MOSCOW • England manager Gareth Southgate said that his team need to "suffer" their loss to Croatia in the World Cup semi-finals and understand the opportunity they passed up before pondering the positives from their remarkable campaign in Russia.
Southgate's team made a fine start to their quest to become the first England side to reach the final in 52 years but faded in the second half before going down 2-1 to the Croats after extra time at the Luzhniki Stadium.
Kieran Trippier had given England the lead as early as the fifth minute with a superb free kick, only for Ivan Perisic to equalise and Mario Mandzukic to claim the winner in the 109th minute.
Given that England arrived in Russia as rank outsiders, however, Southgate was asked to detail the positives from a campaign that appears to have repaired the strained relationship between fans and the team.
"I think that's maybe something for a couple of days' time, at the moment we all feel the pain of this defeat," he told reporters. "Did we expect to be in this position? I don't realistically think any of us did. But, when you've got to this point and played as well as we have, you want to take these opportunities in life.
"The dressing room is a really difficult place at the moment. There will in time be positives to take, it's very hard now to put that into context, it's a bit too soon, really, because I think you have to suffer the result a little bit. It's too easy to sometimes move on too quickly."
Gifted a relatively soft draw by the early exit of a number of traditional World Cup superpowers, England reached the semi-finals of a major tournament for the first time since Euro 1996, when Southgate was part of the team. They had only previously been in the World Cup semi-finals in 1966, when they won the title on home soil, and in 1990 when they finished fourth in Italy.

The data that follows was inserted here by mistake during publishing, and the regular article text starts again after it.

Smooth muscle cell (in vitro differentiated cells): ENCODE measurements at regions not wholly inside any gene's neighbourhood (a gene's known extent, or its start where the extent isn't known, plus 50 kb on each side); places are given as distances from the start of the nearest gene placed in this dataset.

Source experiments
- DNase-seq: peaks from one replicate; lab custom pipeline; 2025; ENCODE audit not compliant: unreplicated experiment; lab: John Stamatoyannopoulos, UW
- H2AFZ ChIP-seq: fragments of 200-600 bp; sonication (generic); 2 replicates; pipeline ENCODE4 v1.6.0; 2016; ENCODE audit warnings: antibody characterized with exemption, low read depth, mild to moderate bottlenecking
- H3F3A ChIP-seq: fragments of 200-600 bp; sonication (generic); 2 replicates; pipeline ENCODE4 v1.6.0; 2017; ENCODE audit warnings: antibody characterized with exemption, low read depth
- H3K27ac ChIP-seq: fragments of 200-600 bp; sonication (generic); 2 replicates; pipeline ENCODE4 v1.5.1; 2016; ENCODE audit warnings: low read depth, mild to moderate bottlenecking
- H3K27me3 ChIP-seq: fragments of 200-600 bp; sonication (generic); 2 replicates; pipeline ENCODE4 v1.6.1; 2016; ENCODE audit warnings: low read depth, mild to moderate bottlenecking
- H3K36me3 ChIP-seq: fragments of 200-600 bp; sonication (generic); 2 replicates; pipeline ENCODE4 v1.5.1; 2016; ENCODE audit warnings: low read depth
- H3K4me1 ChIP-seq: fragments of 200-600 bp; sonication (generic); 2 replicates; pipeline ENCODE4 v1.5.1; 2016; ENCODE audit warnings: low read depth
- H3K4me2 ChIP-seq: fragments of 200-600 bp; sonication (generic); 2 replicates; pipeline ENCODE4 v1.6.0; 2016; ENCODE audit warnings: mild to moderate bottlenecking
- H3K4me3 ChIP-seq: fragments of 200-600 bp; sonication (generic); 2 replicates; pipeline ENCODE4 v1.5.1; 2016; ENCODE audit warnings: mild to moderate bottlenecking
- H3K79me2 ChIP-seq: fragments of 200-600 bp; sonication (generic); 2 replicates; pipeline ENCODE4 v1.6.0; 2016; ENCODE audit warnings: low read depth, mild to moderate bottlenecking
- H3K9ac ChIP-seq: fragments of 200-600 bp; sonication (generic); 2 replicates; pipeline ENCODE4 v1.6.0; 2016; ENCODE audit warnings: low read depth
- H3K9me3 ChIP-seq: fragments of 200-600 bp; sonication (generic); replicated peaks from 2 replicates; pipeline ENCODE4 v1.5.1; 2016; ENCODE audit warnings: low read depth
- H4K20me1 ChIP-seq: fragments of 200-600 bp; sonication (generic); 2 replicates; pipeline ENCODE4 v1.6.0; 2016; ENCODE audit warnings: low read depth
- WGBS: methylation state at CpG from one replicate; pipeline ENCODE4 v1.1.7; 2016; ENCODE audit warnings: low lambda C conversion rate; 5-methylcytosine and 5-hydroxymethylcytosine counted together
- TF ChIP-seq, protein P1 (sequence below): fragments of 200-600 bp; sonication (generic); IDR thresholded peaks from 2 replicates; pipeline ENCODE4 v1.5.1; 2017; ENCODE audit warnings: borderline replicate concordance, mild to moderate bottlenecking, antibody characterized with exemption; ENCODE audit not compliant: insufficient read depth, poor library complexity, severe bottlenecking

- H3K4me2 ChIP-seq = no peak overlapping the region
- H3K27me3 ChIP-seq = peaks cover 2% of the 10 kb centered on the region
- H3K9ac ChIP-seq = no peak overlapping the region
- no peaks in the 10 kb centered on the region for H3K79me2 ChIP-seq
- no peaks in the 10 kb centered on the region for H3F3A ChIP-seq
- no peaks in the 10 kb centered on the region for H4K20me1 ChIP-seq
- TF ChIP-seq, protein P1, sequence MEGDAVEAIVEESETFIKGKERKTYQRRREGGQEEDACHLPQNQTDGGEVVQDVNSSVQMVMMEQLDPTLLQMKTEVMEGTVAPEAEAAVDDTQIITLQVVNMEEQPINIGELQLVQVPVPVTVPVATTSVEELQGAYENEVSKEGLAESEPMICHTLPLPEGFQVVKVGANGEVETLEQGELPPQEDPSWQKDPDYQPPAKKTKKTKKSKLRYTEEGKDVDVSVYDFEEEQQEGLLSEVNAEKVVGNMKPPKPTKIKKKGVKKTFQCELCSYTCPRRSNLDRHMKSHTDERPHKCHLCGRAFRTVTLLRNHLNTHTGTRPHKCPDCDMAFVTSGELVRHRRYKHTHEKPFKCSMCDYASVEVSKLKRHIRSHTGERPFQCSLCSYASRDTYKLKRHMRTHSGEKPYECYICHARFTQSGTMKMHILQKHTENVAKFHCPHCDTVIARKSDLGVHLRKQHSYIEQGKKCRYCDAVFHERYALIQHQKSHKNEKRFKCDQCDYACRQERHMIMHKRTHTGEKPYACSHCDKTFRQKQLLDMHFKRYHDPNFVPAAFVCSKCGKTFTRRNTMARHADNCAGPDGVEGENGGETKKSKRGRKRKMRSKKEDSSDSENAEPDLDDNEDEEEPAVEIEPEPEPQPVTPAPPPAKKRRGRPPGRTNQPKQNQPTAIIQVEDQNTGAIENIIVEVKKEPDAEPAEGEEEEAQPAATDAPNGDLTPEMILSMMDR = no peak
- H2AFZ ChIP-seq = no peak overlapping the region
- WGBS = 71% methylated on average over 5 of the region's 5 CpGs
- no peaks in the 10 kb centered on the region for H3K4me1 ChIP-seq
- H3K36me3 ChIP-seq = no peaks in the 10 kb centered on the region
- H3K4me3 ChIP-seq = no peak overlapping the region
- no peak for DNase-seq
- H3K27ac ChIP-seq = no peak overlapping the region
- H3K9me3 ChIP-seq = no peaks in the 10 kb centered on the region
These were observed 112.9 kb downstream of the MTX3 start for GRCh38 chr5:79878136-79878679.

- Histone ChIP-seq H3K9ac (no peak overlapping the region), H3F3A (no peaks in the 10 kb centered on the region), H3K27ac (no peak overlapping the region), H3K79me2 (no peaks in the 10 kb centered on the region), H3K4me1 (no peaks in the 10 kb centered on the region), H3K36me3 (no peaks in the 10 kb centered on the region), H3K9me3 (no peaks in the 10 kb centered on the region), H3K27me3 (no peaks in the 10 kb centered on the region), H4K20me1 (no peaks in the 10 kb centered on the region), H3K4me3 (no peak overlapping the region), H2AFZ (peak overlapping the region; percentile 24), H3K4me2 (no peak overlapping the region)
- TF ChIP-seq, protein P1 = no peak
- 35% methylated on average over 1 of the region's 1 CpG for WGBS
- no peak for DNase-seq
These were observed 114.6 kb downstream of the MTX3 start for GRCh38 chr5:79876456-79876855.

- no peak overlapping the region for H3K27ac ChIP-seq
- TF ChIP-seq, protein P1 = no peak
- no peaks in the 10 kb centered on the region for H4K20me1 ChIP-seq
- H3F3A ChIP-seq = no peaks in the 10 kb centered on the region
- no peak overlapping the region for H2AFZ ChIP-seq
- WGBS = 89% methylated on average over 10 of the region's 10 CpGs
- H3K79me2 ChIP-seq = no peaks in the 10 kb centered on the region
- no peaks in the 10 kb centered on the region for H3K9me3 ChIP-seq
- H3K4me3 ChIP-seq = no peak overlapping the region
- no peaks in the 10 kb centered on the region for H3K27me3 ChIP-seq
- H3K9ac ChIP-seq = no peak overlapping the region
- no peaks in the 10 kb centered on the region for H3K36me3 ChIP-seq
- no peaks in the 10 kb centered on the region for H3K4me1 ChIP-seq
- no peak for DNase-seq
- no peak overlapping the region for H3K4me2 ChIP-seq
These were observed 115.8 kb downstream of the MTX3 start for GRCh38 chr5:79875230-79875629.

England's World Cup semi-final appearances ending in defeat.
Southgate added that playing regularly in big matches was a key stage of development for his young side and that the way they dropped away in the second half was perhaps a result of their inexperience.
"Maybe (that was) a consequence of being ahead and being the least experienced team in the tournament," said the 47-year-old, whose team will play Belgium in the third-place play-off tomorrow.
"Whether that had an effect on us not wanting to take as many chances as we had, I don't know.
"We've come an incredibly long way in a short space of time. The whole thing is beyond where we thought we might go. Tonight we weren't quite there. But the team will be stronger for it.
"We want to be a team who are hitting quarter-finals, semi-finals and finals. That's what we aimed to do in the long term. We've proved to ourselves and our country that is possible. Now we have a new benchmark, a new level of expectation, a new scenario. But many of these players have come of age on an international stage. I couldn't be prouder with what they've done."
England captain Harry Kane has admitted that the defeat "will hurt for a while" but insisted he was proud, while former international Gary Lineker led the tributes to the team on social media.
Kane, who has scored six goals and is still in pole position to become the first England player since Lineker in 1986 to win the Golden Boot, wrote on Twitter: "It hurts a lot. It will hurt for a while. We can be proud and we'll be back. Thanks for all your support. #ThreeLions."
Lineker scored in England's last World Cup semi-final against Germany 28 years ago and he praised Southgate's side for their performances in Russia.
"Utterly choked, but this young side gave absolutely everything," he wrote. "It's a huge step forward and they'll only get better in the future. They can hold their heads high, they did our country proud."
REUTERS, THE GUARDIAN